Santa Fe-based nonprofit advocacy organization New Energy Economy and cosigners filed a lawsuit with the New Mexico Supreme Court on Monday to challenge sections of the Energy Transition Act, the new law that puts the state on track to 100% renewable resources and legislates the controversial abandonment of the coal-powered San Juan Generating Station.

The suit claims that seven distinct sections of the act violate the constitutional rights of ratepayers by restricting the authority of the Public Regulation Commission to regulate the costs of closing down the San Juan Generating Station, which will be charged to ratepayers by the Public Service Company of New Mexico, the statewide utility provider known as PNM.

Six other entities, including environmental groups, consumer advocacy groups, and a Navajo Nation Council delegate, have cosigned the lawsuit to express concern over the lack of oversight that the PRC has over PNM under the law.

"The Public Regulation Commission is tasked with regulating industries to ensure fair and reasonable rates, and to assure reasonable and adequate services to the public; yet a portion of the Energy Transition Act has removed this constitutional mandate. Although we are supportive of the clean energy transition initiatives in the ETA, we must maintain the power of the PRC to do their job," writes Adam Carlesco, a staff attorney for suit cosigner Food and Water Watch, in a petition to the court. "If these issues are not addressed now, ratepayers will be left to foot the bill to decommission fossil fuel and nuclear facilities, foisting the cost of the state's energy transition upon the general public instead of the corporations that have profited for decades."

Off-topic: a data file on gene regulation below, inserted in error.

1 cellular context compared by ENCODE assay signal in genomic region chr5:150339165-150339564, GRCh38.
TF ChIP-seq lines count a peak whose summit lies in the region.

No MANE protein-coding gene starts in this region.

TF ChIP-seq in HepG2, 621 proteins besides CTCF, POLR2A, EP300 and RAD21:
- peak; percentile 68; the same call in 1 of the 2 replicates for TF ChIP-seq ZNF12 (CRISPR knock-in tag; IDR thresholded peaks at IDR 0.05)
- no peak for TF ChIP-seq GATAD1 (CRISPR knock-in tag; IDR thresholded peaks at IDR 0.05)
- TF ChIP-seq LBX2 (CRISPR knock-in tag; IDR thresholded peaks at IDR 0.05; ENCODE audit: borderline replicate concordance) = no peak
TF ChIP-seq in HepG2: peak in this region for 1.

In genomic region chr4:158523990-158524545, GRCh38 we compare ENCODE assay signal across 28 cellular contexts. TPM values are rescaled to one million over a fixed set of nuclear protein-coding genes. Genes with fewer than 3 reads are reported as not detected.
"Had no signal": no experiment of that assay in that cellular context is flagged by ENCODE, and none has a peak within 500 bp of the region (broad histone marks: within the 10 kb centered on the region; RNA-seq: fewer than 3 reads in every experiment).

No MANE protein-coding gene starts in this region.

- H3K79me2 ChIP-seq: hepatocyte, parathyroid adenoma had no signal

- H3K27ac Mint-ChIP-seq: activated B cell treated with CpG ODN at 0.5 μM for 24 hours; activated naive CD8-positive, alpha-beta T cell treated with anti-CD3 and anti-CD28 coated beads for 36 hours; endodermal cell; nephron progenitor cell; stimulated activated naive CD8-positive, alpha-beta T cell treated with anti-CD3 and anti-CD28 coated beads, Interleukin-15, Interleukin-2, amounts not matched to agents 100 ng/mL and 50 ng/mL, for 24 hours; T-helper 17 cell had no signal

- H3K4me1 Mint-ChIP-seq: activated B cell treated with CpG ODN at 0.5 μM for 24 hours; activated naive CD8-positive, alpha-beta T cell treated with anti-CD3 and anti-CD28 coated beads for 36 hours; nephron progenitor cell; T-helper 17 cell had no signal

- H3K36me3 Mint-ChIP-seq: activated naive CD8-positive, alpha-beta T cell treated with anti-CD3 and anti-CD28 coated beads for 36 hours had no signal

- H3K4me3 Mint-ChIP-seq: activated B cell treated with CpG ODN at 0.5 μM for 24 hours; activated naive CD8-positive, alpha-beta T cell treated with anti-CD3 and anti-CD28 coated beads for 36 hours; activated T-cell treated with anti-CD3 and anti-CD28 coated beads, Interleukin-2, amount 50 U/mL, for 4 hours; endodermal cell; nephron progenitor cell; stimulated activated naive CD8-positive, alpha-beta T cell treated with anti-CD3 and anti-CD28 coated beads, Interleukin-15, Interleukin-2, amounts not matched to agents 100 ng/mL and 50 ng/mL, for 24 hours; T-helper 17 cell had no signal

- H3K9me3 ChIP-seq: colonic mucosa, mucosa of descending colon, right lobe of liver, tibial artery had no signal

The lawsuit asks the Supreme Court to void the sections of the ETA that dictate the securitization of PNM's debts and the powers of the PRC, and to "direct the PRC in its application of the ETA, to revert to the exercise of its traditional regulatory review of all of the matters dealing with undepreciated investments, abandonment and decommissioning, and the setting of reasonable rates for ratepayers," as stated in the suit.

In other words, if the case goes through, the parts of the bill that dictate how PNM would pass costs to ratepayers would be found unconstitutional and the independently elected PRC would be able to regulate PNM's rates as usual.

"PNM would have to prove that those are legitimate costs. And then, the PRC would have its arsenal of consumer protection tools to decide how much PNM is allowed to charge ratepayers going forward for decommissioning and other costs," New Energy Economy Executive Director Mariel Nanasi tells SFR. "The PRC would have the authority to ask, 'Will this result in just, fair, and reasonable rates? Does this fairly balance the interest of shareholders and ratepayers? Was this based on a prudence investment?'"

Nanasi says that the case will not impact any other portions of the ETA, such as the Renewable Portfolio Standards or replacement power, because the law allows that portions may be found unconstitutional and severed from the legislation without throwing out the law in its entirety.

"We deeply admire the governor's commitment to a clean energy economy, and we appreciate the hard work that legislators and advocates put into the ETA," New Energy Economny wrote in a press release earlier today.

In recent weeks the PRC moved to address replacement power separately from the issue of securitization and abandonment of the San Juan Generating Station by putting the latter in a docket that was filed before the ETA went into effect and that could exclude the law from applying to these portions. Reasons given by the PRC for doing this include concern that ratepayers will be unfairly charged for the costs of the closure.

The decision by the Supreme Court in the suit filed Monday will determine how the PRC handles the case going forward.

A PNM spokesman who contacted SFR late Tuesday says the company had not yet reviewed the filing, "but we are confident that all aspects of the Energy Transition Act are constitutional and the Legislature's energy policies will be upheld."